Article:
What it's like starting a new job remotely, and tips for remote starters

I've put together my experience on what it's like walking (virtually) into a new job and some of the highlights and challenges I faced.

I started my new job at Fresh Egg on 5th Jan 2021 – in the middle of a global pandemic!

It's been a little strange remotely stepping into a job role that's all about forming in-person relationships with teams, departments and clients – how would it work from behind a permanent screen? But if there's one thing I learnt, we humans are good at adapting to our surroundings.

Overall it's gone well, but there have been a few bumps along the way - from learning how to use PC (after over 20 years on MACs) or setting up Teams (I'd only used Teams for social occasions thanks to COVID and always accompanied with a glass of wine). I'd find myself running out of time on calls as the water cooler moments were happening at the start of a call, and then a glance at the watch, and you're 20 mins into a 45 min call. Then, the endless knocks at the door as you take your neighbours packages (as well as my own),

I've lost count of the times I've said, "Oh sorry, hang on, there's someone at the door." Probably the biggest challenge has been not having someone next to me that I can easily ask, "how do you…?", "Can you show me where I can find…?" "What is the process for…?". I felt like I was scheduling calls with people to ask them how to schedule a call!

Home working is ok, but I miss the office environment.

It's the simple things I miss that I haven't even experienced here at Fresh Egg in this new role. Those little chats in the kitchen while you wait for the kettle to boil, grabbing a coffee with a colleague, going for lunch, going to the pub, running to M&S with someone while snatching a quick 10-minute chat. Having some naughty biscuits with a cuppa during a face to face meeting isn't the same while sitting alone in a pokey home office.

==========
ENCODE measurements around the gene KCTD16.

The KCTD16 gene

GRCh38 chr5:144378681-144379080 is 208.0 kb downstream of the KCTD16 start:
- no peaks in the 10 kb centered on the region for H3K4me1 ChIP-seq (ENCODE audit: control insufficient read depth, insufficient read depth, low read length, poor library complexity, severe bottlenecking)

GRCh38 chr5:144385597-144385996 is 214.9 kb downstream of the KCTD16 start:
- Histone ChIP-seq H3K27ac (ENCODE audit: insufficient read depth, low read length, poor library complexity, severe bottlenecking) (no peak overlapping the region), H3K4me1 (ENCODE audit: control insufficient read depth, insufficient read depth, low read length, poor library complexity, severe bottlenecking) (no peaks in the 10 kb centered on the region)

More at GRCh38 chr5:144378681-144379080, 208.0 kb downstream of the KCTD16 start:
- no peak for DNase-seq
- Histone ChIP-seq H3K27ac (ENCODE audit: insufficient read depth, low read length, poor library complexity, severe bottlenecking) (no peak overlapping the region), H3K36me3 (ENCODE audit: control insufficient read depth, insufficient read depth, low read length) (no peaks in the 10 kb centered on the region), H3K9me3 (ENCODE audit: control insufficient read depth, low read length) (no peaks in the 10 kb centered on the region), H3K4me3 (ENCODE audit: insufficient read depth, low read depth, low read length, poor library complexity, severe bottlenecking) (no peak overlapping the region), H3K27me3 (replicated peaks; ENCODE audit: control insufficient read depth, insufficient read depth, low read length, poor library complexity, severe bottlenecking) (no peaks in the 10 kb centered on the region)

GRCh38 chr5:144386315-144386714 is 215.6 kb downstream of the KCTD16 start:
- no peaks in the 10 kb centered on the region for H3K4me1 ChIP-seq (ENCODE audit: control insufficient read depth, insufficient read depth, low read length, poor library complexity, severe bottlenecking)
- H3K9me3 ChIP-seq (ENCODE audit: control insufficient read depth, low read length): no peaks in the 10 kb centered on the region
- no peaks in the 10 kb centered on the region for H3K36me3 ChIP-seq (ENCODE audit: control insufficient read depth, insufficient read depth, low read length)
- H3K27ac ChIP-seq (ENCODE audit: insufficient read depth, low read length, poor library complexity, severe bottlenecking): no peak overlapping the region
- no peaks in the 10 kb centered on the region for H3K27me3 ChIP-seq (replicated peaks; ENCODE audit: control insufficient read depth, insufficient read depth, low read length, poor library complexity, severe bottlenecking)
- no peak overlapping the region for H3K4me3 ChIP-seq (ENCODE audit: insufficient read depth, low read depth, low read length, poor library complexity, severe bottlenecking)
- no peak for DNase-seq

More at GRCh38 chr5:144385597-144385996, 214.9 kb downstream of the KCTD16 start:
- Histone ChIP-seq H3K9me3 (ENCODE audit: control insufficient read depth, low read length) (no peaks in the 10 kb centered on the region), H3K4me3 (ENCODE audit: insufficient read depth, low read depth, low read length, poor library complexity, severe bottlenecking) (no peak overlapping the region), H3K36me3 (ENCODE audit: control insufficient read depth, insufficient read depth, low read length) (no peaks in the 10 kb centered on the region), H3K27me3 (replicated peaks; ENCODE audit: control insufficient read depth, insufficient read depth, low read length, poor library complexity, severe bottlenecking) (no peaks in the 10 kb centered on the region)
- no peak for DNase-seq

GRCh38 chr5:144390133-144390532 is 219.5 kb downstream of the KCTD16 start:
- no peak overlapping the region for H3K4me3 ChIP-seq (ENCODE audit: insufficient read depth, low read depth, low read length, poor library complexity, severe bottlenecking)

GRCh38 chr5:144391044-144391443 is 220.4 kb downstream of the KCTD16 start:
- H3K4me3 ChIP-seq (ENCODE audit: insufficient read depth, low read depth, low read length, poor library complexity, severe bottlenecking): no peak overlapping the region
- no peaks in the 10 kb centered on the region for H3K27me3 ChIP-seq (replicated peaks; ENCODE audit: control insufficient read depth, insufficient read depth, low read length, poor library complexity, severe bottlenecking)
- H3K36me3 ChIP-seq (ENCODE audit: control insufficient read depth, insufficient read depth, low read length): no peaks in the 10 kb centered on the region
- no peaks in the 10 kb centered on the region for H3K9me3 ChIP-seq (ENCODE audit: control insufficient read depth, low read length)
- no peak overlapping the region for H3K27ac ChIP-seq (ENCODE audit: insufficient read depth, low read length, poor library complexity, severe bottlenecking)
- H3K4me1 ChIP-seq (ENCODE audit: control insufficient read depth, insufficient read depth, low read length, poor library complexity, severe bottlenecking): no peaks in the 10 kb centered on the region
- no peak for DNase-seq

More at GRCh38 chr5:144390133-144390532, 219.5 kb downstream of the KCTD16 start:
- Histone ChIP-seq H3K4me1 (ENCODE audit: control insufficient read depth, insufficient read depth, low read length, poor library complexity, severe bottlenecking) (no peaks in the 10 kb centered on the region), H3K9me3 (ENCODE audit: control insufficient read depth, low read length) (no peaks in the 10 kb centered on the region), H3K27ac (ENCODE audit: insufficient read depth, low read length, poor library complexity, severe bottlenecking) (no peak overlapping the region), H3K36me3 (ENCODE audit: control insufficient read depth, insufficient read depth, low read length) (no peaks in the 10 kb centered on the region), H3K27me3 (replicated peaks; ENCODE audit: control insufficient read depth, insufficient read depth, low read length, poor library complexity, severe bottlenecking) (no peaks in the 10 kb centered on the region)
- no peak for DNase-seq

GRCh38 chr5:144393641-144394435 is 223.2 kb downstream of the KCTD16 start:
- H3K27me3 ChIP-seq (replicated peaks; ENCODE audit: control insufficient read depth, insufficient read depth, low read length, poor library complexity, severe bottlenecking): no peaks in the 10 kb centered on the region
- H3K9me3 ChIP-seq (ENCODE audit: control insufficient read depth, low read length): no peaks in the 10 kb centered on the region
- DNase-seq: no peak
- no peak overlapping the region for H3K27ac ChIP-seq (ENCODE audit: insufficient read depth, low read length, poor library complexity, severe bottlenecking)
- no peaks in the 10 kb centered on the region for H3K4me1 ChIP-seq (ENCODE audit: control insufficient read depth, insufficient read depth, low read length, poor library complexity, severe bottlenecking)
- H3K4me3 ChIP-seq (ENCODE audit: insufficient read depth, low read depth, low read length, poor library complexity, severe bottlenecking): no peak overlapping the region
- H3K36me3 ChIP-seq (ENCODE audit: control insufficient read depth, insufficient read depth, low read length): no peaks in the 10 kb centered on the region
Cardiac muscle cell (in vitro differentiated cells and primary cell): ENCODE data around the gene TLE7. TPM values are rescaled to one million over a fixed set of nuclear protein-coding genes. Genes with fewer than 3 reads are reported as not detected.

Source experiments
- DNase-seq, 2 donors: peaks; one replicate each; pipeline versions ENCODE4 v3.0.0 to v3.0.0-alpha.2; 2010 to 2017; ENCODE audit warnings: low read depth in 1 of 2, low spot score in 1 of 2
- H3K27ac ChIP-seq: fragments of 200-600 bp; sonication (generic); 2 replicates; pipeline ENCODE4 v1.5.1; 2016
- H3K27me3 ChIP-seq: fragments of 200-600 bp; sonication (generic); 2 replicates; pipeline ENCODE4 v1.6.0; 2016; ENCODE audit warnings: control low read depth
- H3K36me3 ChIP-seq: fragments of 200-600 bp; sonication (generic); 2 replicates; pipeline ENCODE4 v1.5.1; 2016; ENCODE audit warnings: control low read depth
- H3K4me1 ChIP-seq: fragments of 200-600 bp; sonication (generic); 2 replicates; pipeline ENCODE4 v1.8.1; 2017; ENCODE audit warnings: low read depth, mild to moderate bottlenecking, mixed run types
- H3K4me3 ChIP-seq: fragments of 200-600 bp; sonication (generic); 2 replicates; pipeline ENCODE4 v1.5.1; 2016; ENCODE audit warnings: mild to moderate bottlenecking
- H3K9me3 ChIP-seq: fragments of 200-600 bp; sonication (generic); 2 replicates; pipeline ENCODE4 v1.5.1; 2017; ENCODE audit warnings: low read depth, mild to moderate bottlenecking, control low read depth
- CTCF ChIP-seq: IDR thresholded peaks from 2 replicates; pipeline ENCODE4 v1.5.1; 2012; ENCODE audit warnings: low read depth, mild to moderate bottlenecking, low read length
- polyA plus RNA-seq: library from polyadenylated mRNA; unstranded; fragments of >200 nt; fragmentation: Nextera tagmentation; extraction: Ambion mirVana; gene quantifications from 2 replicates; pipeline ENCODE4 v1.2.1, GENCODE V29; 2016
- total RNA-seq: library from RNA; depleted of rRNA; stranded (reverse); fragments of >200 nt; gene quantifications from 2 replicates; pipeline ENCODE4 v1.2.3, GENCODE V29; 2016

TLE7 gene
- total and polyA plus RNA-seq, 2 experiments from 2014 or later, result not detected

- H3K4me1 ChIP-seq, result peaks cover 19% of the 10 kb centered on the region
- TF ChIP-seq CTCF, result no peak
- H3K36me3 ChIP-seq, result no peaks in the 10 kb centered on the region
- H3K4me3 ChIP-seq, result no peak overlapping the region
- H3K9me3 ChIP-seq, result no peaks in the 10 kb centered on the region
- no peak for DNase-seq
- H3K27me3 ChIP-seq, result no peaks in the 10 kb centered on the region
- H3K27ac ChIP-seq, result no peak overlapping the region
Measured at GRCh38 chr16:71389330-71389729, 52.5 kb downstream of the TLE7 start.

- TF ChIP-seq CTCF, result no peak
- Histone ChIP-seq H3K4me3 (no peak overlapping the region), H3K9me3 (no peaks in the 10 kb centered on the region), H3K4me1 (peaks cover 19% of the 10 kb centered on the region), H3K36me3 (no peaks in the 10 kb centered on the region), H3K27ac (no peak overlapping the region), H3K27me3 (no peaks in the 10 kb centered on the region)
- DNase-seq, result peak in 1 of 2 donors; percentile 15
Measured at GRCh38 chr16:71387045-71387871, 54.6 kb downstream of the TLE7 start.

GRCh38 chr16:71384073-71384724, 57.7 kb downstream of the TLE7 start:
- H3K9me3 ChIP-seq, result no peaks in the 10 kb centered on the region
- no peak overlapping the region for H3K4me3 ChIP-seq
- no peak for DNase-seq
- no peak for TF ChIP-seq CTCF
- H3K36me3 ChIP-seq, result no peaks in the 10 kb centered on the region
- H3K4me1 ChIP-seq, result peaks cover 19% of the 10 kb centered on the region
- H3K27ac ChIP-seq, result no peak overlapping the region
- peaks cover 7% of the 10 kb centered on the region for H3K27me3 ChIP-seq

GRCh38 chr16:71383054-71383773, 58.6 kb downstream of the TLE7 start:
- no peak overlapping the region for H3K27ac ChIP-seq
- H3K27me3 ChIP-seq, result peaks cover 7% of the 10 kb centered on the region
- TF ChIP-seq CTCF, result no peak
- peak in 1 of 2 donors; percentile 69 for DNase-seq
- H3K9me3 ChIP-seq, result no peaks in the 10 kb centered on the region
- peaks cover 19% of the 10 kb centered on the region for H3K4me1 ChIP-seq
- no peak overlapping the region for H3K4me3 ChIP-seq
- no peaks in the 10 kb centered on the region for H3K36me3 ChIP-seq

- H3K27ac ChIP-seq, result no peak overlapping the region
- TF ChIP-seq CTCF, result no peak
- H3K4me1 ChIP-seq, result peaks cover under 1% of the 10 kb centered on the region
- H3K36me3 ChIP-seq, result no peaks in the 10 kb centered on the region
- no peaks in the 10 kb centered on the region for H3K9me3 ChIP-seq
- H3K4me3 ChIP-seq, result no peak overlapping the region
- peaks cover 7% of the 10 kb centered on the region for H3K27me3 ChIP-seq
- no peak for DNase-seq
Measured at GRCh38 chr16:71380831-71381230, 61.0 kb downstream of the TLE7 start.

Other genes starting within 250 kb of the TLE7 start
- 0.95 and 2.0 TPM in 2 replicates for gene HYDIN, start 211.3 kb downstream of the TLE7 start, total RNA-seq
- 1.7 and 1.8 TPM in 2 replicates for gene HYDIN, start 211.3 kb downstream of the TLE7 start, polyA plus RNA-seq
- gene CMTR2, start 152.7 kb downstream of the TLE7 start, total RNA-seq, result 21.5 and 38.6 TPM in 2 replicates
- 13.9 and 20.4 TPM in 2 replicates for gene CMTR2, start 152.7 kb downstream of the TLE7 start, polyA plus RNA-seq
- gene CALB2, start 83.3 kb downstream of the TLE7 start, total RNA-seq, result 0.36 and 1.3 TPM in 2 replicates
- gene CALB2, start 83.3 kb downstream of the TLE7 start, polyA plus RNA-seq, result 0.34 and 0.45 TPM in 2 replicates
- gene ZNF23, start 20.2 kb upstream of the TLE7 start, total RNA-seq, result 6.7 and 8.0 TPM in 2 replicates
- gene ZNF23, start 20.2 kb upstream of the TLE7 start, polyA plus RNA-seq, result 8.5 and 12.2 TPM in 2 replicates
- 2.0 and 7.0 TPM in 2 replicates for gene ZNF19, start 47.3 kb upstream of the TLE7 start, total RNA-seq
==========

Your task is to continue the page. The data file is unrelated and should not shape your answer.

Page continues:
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It's the detail that's missing.

There are so many little details that I haven't experienced – how long is my commute, where will my desk be, who will I sit next to, what is the building like, how do I enter the building (in regular times, we'd generally know all of this after day one). And I only know what my colleagues look like on camera.

But in this 'new normal' world, it has been ok - I feel part of the team, I'm almost part of the furniture. Remote working hasn't stopped me from getting my teeth into my day to day work, and I am making some great new friendships and forging good relationships.

I wonder if seeing people in their homes and natural surroundings immediately makes us feel more relaxed, more friendly? It feels like you almost know someone already. That a knock on the door almost enforces an informality that can be endearing. I've seen colleagues and client's cats, dogs, kids, plants, family, friends. It's an insight that many of us would not usually be privy to, and it's been quite heartwarming. It has made me realise that work is something we do, not where we go.

So overall, my experience was not as daunting as I thought it would be. Just in case, I have some tips for anyone for starting a new job remotely:

My top tips for starting a new job remotely

Get a buddy

  • If not assigned a buddy (I had one when I started at Fresh Egg), identify someone who could be your buddy – someone who can help with all the trivial admin requests that are important, but you may feel embarrassed to ask.

Get to know people

  • Get context for all the people in the business. For each introduction, I prepared by researching my colleagues' role and how we would be working together in the future.

Ask for help

  • Don't be afraid to ask for help – a friendly company like Fresh Egg will be welcoming and open to helping you, and asking lots of questions helped. It's the one time you can plead ignorance!

Soak up the inductions

  • Have as many inductions with as many people as you can – these inductions were one of my favourites parts of the Fresh Egg introduction as I got to know people individually.

Get to know your team as a priority

  • Professionally and personally – understanding their set-up with family, friends etc., is just as important as the working life – it's slightly harder remotely, but it's possible.

Don't be hard on yourself

  • Lastly, when feeling a little isolated or disconnected (which will happen), be kind to yourself. I gave (probably still do) myself a hard time for not 'knowing' more or getting to things quicker when I first started, but it's challenging starting a job remotely, so give yourself a break.

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